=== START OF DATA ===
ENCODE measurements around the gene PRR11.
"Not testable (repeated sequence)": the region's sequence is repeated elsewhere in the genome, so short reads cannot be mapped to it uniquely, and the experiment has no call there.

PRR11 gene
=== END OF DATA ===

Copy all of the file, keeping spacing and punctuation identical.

ENCODE measurements around the gene PRR11.
"Not testable (repeated sequence)": the region's sequence is repeated elsewhere in the genome, so short reads cannot be mapped to it uniquely, and the experiment has no call there.

PRR11 gene